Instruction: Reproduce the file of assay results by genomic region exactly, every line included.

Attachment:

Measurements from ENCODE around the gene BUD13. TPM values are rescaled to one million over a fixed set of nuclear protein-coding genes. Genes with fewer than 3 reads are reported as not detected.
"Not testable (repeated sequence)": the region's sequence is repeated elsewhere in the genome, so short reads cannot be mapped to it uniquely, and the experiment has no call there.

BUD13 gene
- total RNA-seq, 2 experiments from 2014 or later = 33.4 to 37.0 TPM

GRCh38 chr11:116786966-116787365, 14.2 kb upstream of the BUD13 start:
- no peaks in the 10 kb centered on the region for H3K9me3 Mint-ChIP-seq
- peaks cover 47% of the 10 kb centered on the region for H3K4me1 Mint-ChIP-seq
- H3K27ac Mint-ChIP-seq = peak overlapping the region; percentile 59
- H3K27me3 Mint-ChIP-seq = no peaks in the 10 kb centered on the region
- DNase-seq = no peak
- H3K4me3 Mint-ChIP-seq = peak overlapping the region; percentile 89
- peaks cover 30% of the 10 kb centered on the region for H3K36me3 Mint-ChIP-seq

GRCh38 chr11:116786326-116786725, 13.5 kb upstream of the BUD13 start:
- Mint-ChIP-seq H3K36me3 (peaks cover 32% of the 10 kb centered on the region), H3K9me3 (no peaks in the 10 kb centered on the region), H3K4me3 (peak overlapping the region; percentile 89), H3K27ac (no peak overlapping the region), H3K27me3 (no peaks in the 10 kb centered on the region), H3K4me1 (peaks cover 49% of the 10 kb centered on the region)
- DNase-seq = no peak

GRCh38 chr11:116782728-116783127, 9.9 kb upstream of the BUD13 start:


Measurements from ENCODE around the gene BUD13. TPM values are rescaled to one million over a fixed set of nuclear protein-coding genes. Genes with fewer than 3 reads are reported as not detected.
"Not testable (repeated sequence)": the region's sequence is repeated elsewhere in the genome, so short reads cannot be mapped to it uniquely, and the experiment has no call there.

BUD13 gene
- total RNA-seq, 2 experiments from 2014 or later = 33.4 to 37.0 TPM

GRCh38 chr11:116786966-116787365, 14.2 kb upstream of the BUD13 start:
- no peaks in the 10 kb centered on the region for H3K9me3 Mint-ChIP-seq
- peaks cover 47% of the 10 kb centered on the region for H3K4me1 Mint-ChIP-seq
- H3K27ac Mint-ChIP-seq = peak overlapping the region; percentile 59
- H3K27me3 Mint-ChIP-seq = no peaks in the 10 kb centered on the region
- DNase-seq = no peak
- H3K4me3 Mint-ChIP-seq = peak overlapping the region; percentile 89
- peaks cover 30% of the 10 kb centered on the region for H3K36me3 Mint-ChIP-seq

GRCh38 chr11:116786326-116786725, 13.5 kb upstream of the BUD13 start:
- Mint-ChIP-seq H3K36me3 (peaks cover 32% of the 10 kb centered on the region), H3K9me3 (no peaks in the 10 kb centered on the region), H3K4me3 (peak overlapping the region; percentile 89), H3K27ac (no peak overlapping the region), H3K27me3 (no peaks in the 10 kb centered on the region), H3K4me1 (peaks cover 49% of the 10 kb centered on the region)
- DNase-seq = no peak

GRCh38 chr11:116782728-116783127, 9.9 kb upstream of the BUD13 start: